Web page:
Routes mismatch P2A IXEG

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Hello Dave,

Congratulations on this excellent piece of kit.

Several weeks now trying off and on for the 'perfect' flight. Been fun trying albeit time-consuming. I spent a lot of time in NZ so using NZAA-NZWN as my trial route, I've flown it several times.

A few challenges to date. First, the main one which I hope you can put me straight on.


1. Manually plan a simple route in P2A. NZAA 23L via CLARK1 SID to TPAP3B STAR into NZWN Rwy 16.  Gives me CLARK - LIMES - KARRL - TPAPA - BRUDA - HUWIT - WITBY - CANES.
2. Identical Route entered in IXEG FMC. (Using AIRAC 1708 thoughout,) 


Visually the tracks appear identical WPT to WPT. However, when letting the 737CL Lat NAV manage the plane horizontally I observe that my track south (168 deg approx) is turning me gradually north of the Route depicted in P2A, revealing a mismatch and resulting in frequent demands from ATC to fly a correction hdg (140 deg.) This in turn results in a deviation from the magenta route depicted on the IXEG Nav display. ATC soon instructs me to use 'own NAV' and so the process repeats itself.  Could it be a Mag. Var. issue? 

I'm happy to take one thing at a time ... but the other thing I have been struggling with is something I've see elsewhere in the forum: descent profile. Too high, too late, too fast - leading to a rushed or missed approach. Even despite my editing both P2A  and the IXEG altitude targets leg by leg, matching the New Zealand published AIP.  ATC appears to ignore at least some of those restrictions. My best flight was when I used VNAV to control my descent path by seat of pants - a method I am very familiar with from my early training days. 

Of course, I have much to learn with regard to both P2ATC and the wonderful IXEG B737 Cl and would sure appreciate your observations/pointers.

Best regards

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5 hours ago, geedub said:

Too high, too late, too fast - leading to a rushed or missed approach.

Sounds familiar :)

What's your Descent Rate set to in P2A? I had mine at 1800fpm, but since I changed it to 1500fpm my approaches are much better (using the PMDG 737 in P3D and zibo's 737 mod in XP11).

When P2A gets it right, it's brilliant.

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Hi Matt,

I went for 2500 initially but dropped to 2000 fpm. I think that helped. 15000? Interesting. I'll certainly try it. Maybe it'll encourage P2ATC to get me down earlier.

I just tried a reality checkride KLAX to KSFO and it went without incident and a nice auto-land in the IXEG 737 just for fun. I really must find out how to set up an external view of the landing in XP11 like I used to with the PMDG. For drooling purposes you understand. :-)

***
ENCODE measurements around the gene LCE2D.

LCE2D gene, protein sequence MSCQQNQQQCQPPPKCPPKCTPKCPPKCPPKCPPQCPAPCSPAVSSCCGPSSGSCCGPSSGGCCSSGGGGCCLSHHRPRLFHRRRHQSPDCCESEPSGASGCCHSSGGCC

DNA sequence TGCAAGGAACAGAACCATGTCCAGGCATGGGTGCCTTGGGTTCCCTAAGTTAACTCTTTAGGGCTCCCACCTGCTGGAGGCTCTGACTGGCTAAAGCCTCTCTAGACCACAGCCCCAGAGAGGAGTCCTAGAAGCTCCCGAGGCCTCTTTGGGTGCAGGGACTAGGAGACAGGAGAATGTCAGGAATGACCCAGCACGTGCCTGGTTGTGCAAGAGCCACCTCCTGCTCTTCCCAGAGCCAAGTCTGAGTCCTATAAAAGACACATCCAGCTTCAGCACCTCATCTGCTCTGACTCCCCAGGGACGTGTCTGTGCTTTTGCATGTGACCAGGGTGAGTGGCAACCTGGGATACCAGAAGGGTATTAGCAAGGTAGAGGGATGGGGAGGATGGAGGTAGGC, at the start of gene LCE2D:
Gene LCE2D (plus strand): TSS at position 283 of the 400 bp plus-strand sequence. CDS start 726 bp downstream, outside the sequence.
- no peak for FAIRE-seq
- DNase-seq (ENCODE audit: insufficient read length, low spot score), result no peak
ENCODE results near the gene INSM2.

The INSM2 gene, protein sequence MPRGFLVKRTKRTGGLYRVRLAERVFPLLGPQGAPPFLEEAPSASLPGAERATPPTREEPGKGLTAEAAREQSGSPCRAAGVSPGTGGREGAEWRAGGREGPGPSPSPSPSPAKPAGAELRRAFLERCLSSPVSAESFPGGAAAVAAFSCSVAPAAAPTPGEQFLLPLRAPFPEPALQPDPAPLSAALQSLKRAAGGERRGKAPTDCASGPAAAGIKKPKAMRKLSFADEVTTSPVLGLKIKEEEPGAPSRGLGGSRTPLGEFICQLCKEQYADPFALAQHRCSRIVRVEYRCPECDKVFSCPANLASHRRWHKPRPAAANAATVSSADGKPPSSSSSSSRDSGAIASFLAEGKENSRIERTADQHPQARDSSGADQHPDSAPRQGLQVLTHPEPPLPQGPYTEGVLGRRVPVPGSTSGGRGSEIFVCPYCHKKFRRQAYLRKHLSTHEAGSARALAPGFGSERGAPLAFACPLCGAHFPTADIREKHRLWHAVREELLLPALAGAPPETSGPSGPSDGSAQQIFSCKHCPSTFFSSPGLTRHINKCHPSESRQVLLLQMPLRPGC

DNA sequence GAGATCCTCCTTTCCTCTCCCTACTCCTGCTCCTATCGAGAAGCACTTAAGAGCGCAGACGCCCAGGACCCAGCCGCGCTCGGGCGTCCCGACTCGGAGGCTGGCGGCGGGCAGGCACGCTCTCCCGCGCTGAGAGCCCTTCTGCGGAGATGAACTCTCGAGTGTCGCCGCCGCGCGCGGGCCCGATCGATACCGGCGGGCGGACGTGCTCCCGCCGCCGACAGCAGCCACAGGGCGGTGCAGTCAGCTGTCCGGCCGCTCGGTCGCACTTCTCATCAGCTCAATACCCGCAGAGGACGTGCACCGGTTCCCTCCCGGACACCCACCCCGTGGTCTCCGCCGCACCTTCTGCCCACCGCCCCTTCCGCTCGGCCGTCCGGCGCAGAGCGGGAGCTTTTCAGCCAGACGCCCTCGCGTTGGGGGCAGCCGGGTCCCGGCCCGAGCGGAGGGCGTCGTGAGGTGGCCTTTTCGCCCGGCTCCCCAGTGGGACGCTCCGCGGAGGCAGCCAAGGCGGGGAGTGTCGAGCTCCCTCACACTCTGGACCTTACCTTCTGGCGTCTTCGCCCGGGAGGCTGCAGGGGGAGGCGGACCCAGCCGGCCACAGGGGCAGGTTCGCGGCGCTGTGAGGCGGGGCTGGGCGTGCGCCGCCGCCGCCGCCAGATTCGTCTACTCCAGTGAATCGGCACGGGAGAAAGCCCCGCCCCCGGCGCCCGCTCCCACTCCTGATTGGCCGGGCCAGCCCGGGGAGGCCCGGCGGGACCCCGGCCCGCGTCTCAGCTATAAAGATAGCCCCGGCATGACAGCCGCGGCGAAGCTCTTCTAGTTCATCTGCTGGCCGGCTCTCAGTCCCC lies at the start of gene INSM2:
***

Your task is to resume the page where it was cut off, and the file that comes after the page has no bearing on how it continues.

For some strange reason the mismatched routes thing wasn't so much of an issue. Magnetic Variation is 20-23 i the North Island of NZ, double that of California. I'm just guessing of course. But I want to get to the bottom of that. Here Dave can help perhaps.

So far I totally agree, this is a terrific piece of software, brilliantly conceived and clearly a labour of love for its creator. Glad I went for it. 

All the best.

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Glad you're enjoying the software.

The TOD is calculated using the Planned Descent rate, so if you are getting the descent a little late, lowering the descent rate will make it occur earlier.

Another common problem is the descent is planned at 250 kts below 10000 ft, and also following any speed restrictions in the STAR.  So if you are speeding, like I normally do, you'll be covering more lateral ground than planned on and will end up high.

As for the mismatch between P2A and the aircraft navigation, that can happen if the AIRAC cycles are mismatched or if the flight plans are similar, but not exactly the same.  If it's just a matter of being off course, but parallel to the track, increasing the Allowed Course Deviation setting can help reduce the number of Off Course calls.


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Definitely helps if you set the descent lower to 1,500 fpm maybe even 1,000 and set the ground speed higher that will put the TOD point earlier in the flight plan especially if you are flying jets above FL300 and 500knts. Also try setting the Approach control radius to like 200 miles so that communications start earlier. For me that was key. You really have to experiment using this program to see what works for the type of flying you do. It's not one size fits all

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